The logic behind his cashless experiment was twofold. First, he wanted to demonstrate that Kenya could be the most “cash-lite” society in the world. Second, and more importantly, was guerilla-style market research. He wanted to see exactly what problems merchants face accepting mobile payments, and how M-Pesa could be improved.
M-Pesa’s runaway success in Kenya was a “green light for innovators to come and work on other things,” says Amrit. “It inspired a generation of entrepreneurs to do things.” But that’s not where the story ends. What’s really exciting, according to Amrit, is the whole ecosystem being built from M-Pesa- innovative financing schemes, buying goods, paying bills and ATM withdrawals.
Like Apple, Safaricom, which owns M-Pesa, began as a very “closed” institution in terms of their technology and products. Apple quickly realized the value of opening up its API, allowing 3rd party developers to innovate and create apps, while M-Pesa has been a bit slower, but it’s finally opening its platform.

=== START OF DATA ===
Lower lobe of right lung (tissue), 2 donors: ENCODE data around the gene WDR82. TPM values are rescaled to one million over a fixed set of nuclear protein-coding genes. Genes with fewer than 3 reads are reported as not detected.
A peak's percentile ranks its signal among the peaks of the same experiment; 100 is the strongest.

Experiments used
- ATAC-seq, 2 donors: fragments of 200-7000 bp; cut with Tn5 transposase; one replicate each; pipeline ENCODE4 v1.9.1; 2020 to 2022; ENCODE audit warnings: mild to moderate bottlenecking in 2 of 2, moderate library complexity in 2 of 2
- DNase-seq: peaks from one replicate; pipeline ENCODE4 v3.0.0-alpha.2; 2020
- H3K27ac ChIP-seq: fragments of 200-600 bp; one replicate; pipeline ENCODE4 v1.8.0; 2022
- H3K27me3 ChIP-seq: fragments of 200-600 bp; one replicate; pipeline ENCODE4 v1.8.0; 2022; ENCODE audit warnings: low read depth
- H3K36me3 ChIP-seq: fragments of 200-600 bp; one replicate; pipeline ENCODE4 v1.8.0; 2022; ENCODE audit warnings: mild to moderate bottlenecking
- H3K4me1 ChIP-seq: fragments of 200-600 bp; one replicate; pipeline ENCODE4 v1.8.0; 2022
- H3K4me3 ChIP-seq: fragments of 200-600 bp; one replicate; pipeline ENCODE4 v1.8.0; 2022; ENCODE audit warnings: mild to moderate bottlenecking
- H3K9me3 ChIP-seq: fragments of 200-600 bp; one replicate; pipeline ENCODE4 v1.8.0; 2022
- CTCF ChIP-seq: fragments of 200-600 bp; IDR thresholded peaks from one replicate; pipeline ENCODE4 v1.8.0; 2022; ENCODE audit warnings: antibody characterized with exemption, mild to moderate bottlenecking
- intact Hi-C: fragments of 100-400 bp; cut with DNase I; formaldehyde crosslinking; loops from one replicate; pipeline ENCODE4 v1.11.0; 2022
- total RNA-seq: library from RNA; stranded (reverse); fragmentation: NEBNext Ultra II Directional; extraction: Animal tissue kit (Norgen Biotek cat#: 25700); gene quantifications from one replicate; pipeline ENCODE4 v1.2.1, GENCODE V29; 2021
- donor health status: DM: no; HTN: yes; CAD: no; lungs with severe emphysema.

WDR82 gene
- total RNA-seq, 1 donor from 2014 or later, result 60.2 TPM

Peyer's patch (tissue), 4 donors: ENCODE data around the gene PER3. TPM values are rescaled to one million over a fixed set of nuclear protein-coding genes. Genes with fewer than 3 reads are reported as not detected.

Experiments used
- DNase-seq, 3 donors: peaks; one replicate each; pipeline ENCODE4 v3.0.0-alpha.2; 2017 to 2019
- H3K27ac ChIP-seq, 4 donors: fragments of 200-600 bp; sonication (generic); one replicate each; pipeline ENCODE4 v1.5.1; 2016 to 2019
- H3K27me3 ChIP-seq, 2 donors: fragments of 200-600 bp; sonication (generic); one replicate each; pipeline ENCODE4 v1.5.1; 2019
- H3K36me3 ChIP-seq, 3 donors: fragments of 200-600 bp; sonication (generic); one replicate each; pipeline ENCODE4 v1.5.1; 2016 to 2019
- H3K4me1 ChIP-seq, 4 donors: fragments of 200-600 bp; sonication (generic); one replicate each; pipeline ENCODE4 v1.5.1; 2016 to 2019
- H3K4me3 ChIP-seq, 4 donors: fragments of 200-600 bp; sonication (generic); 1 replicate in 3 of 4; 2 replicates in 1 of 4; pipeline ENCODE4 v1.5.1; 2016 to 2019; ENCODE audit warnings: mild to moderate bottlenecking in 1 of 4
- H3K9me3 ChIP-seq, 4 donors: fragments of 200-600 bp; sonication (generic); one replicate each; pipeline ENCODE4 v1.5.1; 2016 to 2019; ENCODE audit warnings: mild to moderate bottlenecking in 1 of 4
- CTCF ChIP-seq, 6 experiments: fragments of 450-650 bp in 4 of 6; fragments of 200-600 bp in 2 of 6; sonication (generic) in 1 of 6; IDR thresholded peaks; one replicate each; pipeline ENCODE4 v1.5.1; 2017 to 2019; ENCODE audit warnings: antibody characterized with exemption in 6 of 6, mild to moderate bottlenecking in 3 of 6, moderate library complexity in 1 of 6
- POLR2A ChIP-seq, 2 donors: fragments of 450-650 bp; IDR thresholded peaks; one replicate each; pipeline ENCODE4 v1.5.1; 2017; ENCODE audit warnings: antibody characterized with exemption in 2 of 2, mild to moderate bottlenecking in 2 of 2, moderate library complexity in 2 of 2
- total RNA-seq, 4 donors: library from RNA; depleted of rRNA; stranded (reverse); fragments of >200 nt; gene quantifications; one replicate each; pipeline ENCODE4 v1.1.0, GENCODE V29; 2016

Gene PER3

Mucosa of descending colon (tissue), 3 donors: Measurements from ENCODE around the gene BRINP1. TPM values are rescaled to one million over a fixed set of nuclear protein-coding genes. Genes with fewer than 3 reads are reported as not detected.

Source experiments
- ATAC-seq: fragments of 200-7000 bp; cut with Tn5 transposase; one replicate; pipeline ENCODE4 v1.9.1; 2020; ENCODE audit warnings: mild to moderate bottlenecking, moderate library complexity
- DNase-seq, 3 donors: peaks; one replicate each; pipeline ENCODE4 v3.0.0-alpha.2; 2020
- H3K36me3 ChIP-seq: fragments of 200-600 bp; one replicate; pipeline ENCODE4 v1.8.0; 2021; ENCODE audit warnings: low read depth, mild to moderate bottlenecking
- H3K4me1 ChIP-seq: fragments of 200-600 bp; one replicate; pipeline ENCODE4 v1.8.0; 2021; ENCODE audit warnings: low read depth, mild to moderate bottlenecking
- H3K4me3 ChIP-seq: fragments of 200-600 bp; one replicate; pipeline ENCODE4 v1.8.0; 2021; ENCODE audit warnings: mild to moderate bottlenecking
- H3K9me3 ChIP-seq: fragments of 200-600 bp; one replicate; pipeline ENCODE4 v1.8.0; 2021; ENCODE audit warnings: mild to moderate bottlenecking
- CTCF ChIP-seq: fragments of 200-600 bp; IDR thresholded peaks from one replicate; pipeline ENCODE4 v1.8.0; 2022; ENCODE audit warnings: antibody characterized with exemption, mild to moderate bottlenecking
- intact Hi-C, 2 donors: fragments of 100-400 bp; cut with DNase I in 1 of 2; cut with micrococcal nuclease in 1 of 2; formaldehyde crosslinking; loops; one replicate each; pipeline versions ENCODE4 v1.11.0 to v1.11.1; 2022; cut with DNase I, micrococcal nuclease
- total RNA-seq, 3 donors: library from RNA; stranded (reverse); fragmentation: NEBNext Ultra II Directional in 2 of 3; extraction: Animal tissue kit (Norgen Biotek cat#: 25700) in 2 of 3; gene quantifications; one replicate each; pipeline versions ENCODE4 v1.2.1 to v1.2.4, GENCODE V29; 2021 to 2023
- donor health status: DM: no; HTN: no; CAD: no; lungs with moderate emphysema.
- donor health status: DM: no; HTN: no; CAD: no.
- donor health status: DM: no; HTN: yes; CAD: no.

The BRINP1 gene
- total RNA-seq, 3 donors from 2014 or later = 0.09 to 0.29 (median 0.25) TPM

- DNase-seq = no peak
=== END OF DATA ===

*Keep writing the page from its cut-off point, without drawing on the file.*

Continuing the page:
So what did Amrit find, aside from that living “cashless” can thwart attempted muggings?
“The transaction fees seem minuscule, but they add up rapidly,” he exclaims. “M-Pesa is expensive when you’re using it for a cold drink or samosa. You’ll pay about 10% for a 100 shilling transaction.”
Making quick, low-value transactions like paying for matatus (speeding mini-buses) or snacks proved to be difficult. He started with 4.75% in weekly overhead charges, and by the end of his experiment had craftily brought it down to 1.7%, by getting restaurants he frequented to accept batch payments every Friday, and not paying the “withdrawal” fee that merchants were asking of him.
His best experience? On a matatu, to save on transaction fees, he simply transferred Safaricom airtime to the conductor for free, instead of using M-Pesa.